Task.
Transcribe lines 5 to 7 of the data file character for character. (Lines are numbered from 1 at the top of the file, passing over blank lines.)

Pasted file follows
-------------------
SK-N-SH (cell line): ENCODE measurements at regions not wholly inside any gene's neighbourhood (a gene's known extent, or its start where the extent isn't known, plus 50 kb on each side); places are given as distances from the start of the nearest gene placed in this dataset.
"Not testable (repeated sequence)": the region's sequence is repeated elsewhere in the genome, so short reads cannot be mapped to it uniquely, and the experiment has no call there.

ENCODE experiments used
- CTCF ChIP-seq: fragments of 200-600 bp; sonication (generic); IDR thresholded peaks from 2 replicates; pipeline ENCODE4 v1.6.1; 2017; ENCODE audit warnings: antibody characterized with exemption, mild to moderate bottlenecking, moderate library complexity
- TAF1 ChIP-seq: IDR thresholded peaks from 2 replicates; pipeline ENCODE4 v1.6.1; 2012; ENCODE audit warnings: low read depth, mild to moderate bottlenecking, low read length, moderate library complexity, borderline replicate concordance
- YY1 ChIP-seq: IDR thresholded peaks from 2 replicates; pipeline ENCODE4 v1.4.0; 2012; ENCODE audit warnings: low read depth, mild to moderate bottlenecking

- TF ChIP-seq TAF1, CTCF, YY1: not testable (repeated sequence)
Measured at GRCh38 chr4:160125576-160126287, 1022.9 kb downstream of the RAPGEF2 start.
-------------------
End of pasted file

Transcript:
- TAF1 ChIP-seq: IDR thresholded peaks from 2 replicates; pipeline ENCODE4 v1.6.1; 2012; ENCODE audit warnings: low read depth, mild to moderate bottlenecking, low read length, moderate library complexity, borderline replicate concordance
- YY1 ChIP-seq: IDR thresholded peaks from 2 replicates; pipeline ENCODE4 v1.4.0; 2012; ENCODE audit warnings: low read depth, mild to moderate bottlenecking

- TF ChIP-seq TAF1, CTCF, YY1: not testable (repeated sequence)